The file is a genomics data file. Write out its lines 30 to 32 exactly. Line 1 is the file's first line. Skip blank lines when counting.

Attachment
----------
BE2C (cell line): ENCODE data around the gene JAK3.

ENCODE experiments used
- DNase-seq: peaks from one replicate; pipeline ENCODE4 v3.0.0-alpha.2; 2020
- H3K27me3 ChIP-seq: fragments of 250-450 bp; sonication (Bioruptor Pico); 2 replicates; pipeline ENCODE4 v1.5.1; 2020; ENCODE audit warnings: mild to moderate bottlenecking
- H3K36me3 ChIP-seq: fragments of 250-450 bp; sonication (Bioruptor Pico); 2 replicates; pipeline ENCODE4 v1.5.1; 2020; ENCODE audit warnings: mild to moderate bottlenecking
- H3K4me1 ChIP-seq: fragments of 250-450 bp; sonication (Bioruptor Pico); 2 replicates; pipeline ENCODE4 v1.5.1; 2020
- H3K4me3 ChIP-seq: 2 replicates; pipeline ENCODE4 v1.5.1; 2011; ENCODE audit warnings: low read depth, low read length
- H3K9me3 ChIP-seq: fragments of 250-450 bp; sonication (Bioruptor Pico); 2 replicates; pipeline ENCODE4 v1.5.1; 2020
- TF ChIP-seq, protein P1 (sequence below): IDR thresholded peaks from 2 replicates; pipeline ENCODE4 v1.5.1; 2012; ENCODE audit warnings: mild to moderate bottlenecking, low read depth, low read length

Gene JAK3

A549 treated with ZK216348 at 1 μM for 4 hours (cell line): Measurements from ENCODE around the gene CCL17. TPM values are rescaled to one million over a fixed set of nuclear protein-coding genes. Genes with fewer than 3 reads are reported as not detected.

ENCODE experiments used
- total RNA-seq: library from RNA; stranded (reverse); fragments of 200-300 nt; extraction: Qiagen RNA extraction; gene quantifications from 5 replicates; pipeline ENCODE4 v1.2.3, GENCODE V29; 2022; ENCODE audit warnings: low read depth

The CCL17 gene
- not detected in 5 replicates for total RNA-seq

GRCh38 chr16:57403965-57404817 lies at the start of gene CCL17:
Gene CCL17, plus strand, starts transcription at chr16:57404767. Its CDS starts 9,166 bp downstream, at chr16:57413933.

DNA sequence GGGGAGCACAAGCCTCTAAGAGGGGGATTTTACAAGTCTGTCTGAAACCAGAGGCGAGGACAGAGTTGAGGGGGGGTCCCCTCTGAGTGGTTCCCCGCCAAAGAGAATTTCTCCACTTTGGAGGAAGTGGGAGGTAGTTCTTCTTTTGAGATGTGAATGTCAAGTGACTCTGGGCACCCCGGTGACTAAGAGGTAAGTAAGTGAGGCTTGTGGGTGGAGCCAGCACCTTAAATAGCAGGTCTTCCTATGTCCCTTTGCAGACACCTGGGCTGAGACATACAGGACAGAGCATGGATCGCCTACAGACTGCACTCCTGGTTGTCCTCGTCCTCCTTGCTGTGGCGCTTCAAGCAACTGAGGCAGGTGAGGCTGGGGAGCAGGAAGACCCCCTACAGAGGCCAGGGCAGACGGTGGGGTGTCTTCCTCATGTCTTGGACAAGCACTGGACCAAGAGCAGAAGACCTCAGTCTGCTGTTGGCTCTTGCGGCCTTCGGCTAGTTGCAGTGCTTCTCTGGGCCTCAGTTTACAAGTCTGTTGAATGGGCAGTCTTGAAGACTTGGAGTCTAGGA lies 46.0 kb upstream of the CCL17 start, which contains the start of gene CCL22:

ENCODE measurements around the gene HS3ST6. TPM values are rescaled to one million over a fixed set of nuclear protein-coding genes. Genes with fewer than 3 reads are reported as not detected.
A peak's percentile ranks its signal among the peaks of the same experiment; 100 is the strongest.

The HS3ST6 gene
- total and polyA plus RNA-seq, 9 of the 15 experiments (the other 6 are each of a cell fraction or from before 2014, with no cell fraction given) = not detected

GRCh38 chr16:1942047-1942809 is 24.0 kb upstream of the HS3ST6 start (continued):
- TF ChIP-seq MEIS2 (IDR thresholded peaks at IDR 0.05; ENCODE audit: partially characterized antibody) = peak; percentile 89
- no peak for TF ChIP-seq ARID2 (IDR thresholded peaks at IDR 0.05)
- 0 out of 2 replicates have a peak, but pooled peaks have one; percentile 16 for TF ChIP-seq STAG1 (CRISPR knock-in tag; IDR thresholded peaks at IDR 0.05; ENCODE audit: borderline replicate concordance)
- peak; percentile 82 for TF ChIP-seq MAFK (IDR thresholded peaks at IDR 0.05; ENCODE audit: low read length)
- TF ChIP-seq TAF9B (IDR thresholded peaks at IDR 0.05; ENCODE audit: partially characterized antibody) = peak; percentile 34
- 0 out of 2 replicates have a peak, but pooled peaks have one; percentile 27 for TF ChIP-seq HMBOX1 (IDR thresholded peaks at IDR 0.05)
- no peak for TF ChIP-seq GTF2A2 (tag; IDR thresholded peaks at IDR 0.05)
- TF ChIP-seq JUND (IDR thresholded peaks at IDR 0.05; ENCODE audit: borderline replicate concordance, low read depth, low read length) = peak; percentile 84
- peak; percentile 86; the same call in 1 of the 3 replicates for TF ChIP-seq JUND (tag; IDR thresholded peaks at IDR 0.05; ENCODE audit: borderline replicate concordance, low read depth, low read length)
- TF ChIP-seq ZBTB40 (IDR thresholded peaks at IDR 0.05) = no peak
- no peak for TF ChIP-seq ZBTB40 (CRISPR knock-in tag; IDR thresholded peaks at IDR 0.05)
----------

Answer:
- no peak for TF ChIP-seq GTF2A2 (tag; IDR thresholded peaks at IDR 0.05)
- TF ChIP-seq JUND (IDR thresholded peaks at IDR 0.05; ENCODE audit: borderline replicate concordance, low read depth, low read length) = peak; percentile 84
- peak; percentile 86; the same call in 1 of the 3 replicates for TF ChIP-seq JUND (tag; IDR thresholded peaks at IDR 0.05; ENCODE audit: borderline replicate concordance, low read depth, low read length)